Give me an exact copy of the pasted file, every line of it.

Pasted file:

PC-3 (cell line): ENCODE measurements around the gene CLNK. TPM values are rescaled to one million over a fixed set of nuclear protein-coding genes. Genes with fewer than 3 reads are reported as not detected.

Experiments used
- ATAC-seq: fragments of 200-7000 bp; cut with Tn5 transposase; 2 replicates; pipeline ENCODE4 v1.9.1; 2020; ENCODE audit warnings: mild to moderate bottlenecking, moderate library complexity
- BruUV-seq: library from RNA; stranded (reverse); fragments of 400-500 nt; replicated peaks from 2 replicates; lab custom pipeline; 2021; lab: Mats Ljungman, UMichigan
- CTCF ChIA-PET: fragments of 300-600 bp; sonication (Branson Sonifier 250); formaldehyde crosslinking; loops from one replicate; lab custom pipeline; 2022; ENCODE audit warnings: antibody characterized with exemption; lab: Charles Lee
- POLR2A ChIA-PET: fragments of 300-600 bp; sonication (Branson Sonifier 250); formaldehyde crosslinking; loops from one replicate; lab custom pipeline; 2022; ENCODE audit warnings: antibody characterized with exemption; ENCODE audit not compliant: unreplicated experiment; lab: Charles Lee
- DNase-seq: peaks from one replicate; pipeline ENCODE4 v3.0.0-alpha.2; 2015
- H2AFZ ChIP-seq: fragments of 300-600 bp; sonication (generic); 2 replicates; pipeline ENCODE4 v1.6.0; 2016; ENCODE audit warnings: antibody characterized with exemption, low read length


PC-3 (cell line): ENCODE measurements around the gene CLNK. TPM values are rescaled to one million over a fixed set of nuclear protein-coding genes. Genes with fewer than 3 reads are reported as not detected.

Experiments used
- ATAC-seq: fragments of 200-7000 bp; cut with Tn5 transposase; 2 replicates; pipeline ENCODE4 v1.9.1; 2020; ENCODE audit warnings: mild to moderate bottlenecking, moderate library complexity
- BruUV-seq: library from RNA; stranded (reverse); fragments of 400-500 nt; replicated peaks from 2 replicates; lab custom pipeline; 2021; lab: Mats Ljungman, UMichigan
- CTCF ChIA-PET: fragments of 300-600 bp; sonication (Branson Sonifier 250); formaldehyde crosslinking; loops from one replicate; lab custom pipeline; 2022; ENCODE audit warnings: antibody characterized with exemption; lab: Charles Lee
- POLR2A ChIA-PET: fragments of 300-600 bp; sonication (Branson Sonifier 250); formaldehyde crosslinking; loops from one replicate; lab custom pipeline; 2022; ENCODE audit warnings: antibody characterized with exemption; ENCODE audit not compliant: unreplicated experiment; lab: Charles Lee
- DNase-seq: peaks from one replicate; pipeline ENCODE4 v3.0.0-alpha.2; 2015
- H2AFZ ChIP-seq: fragments of 300-600 bp; sonication (generic); 2 replicates; pipeline ENCODE4 v1.6.0; 2016; ENCODE audit warnings: antibody characterized with exemption, low read length